This minimalist retreat takes inspiration from landscape

This minimalist retreat takes inspiration from landscape

TP Lodge is a minimalist retreat designed by interior and architecture practice, TR studios. The timber-framed family space is a fabulous example of modern interior design, and aims to balance work, play and relaxation, functioning as a flexible and multi-functional space. The lodge captures the surrounding natural beauty of the Cotswolds, with the architecture and intereriors greatly inspired by the bucolic surrounds.

The brainchild behind the property is architecture and interior practice TR Studio – a London-based firm established by architect Tom Rutt, with a focus on creating considered spaces, ‘designing as clients live.’

This minimalist retreat takes inspiration from landscape

Oonagh is an experienced content editor and interiors writer. For this story, she interviewed the designers to find out what inspired the design of this home, and the designer’s favorite elements of the space.

A window that frames a garden view

(Image credit: Edmund Sumner. Design: TR Studio)

Harnessing the surrounding landscape was important to both the studio and the client, so for uninterrupted views, living room window frame and celebrate the landscape. What’s more, the 1050 sq ft modern build is nestled in the south west corner of the client’s large garden. 

For the exterior, the studio sought inspiration from the make-up of the local landscape, agricultural buildings and barns and attempted to replicate the look through specific materials. Galvanized steel corrugated roof, timber boarding and Siberian Larch cladding brought a natural look to the build.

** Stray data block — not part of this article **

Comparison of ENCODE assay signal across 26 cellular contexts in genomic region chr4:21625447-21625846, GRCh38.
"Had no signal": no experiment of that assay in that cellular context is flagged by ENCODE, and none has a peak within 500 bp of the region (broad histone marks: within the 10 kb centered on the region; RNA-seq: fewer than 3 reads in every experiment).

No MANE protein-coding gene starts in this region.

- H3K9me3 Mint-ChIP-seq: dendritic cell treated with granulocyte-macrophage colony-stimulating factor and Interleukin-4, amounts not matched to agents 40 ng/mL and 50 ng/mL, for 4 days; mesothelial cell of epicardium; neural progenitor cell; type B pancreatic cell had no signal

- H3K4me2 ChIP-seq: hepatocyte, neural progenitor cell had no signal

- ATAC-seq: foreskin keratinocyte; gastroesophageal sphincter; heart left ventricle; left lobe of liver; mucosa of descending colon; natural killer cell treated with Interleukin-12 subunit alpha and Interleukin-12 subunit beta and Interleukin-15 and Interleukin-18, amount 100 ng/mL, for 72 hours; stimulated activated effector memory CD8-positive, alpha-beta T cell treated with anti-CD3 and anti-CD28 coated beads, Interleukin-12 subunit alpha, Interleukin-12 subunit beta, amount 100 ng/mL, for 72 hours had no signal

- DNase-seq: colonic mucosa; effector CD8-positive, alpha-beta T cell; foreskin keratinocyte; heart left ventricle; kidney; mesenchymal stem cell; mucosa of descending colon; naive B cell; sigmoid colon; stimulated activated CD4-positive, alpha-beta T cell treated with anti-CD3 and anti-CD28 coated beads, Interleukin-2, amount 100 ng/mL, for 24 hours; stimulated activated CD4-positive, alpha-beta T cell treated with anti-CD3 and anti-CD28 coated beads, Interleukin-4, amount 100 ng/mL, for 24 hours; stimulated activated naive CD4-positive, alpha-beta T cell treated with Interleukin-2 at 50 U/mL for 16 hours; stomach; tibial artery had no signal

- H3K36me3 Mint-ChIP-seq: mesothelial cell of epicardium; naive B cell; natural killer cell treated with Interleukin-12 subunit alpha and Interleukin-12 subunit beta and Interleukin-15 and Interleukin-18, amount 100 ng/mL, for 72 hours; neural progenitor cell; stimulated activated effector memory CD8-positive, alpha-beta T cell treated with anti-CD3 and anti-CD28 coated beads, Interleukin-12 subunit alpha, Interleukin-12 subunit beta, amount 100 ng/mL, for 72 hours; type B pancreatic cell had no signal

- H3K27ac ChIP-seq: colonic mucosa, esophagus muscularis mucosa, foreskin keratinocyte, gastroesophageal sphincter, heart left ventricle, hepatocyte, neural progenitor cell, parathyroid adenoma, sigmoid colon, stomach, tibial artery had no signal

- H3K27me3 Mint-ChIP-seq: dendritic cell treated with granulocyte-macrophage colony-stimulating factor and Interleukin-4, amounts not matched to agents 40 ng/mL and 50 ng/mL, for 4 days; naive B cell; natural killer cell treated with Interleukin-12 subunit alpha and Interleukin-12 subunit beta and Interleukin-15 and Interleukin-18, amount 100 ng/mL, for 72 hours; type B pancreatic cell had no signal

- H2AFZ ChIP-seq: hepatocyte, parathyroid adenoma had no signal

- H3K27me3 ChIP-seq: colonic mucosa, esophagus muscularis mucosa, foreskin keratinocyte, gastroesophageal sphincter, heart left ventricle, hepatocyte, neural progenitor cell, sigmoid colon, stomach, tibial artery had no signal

The living room looks out onto the garden

(Image credit: Edmund Sumner. Design: TR Studios)

For the interiors, TR Studio worked with interior design studio Riley Brooks (opens in new tab) to create a sense of cohesion and relaxation throughout the space, evocative of both a modern farmhouse look and paying homage to Scandinavian design.

Upon entry, visitors will find a large entryway mudroom with low beam ceiling and wood panelled walls with a long built-in bench. Flowing into the home office and snug, the exposed timber joists continue, with sleek storage cupboards and bookshelves. Treehouse timber flooring runs throughout. A built-in bench crafted from solid oak follows the angle of the wall and runs parallel to large format glazing. 

A boot room with low beam ceilings

(Image credit: Edmund Sumner. Design: TR Studios)

Across the build, the ceiling and walls are finished with clay plaster for simplicity and a warm neutral color scheme. ‘We purposefully kept the palette minimal and reduced in order to create a calm, minimal but interesting interior,’ says Tom. ‘We used breathable clay produce on the walls and ceiling in the main space and the warmth of timber throughout on the floor. With these two strong and defining materials we kept the joinery and color palette to a soft, chalky tone which breathes freshness into the lodge that is evident as soon as you take a step in.’

‘The space offers a feeling of tranquility, comfort and togetherness, all possible under the cohesive, pitched ceiling which we feel brings it all together.’

A living room with log fire

(Image credit: Edmund Sumner. Design: TP Lodge)

In the main living area, the vaulted ceiling is punctuated with stylish track lights, and the wood burner is the main feature of the room. A large modular, low profile sofa in green velvet, bouclé armchairs and soft tones help this living room feel cozy. Storage is cleverly drafted in the built-in solid oak bench which also offers additional seating. The theme of dual-purpose furniture continues with a dining table that conceals a pool table. 

Living room with boucle armchair and green sofas

(Image credit: Edmund Sumner. Design: TR Studio)

As well as mimicking the surrounding landscape, lighting is another lesson that can be gleaned from the design of the retreat. Minimal architectural lighting provides overall illumination to the minimalist living room whilst a skylight washes natural daylight through the corner of the main space adding uplight and visual depth. The result is layered and atmospheric.

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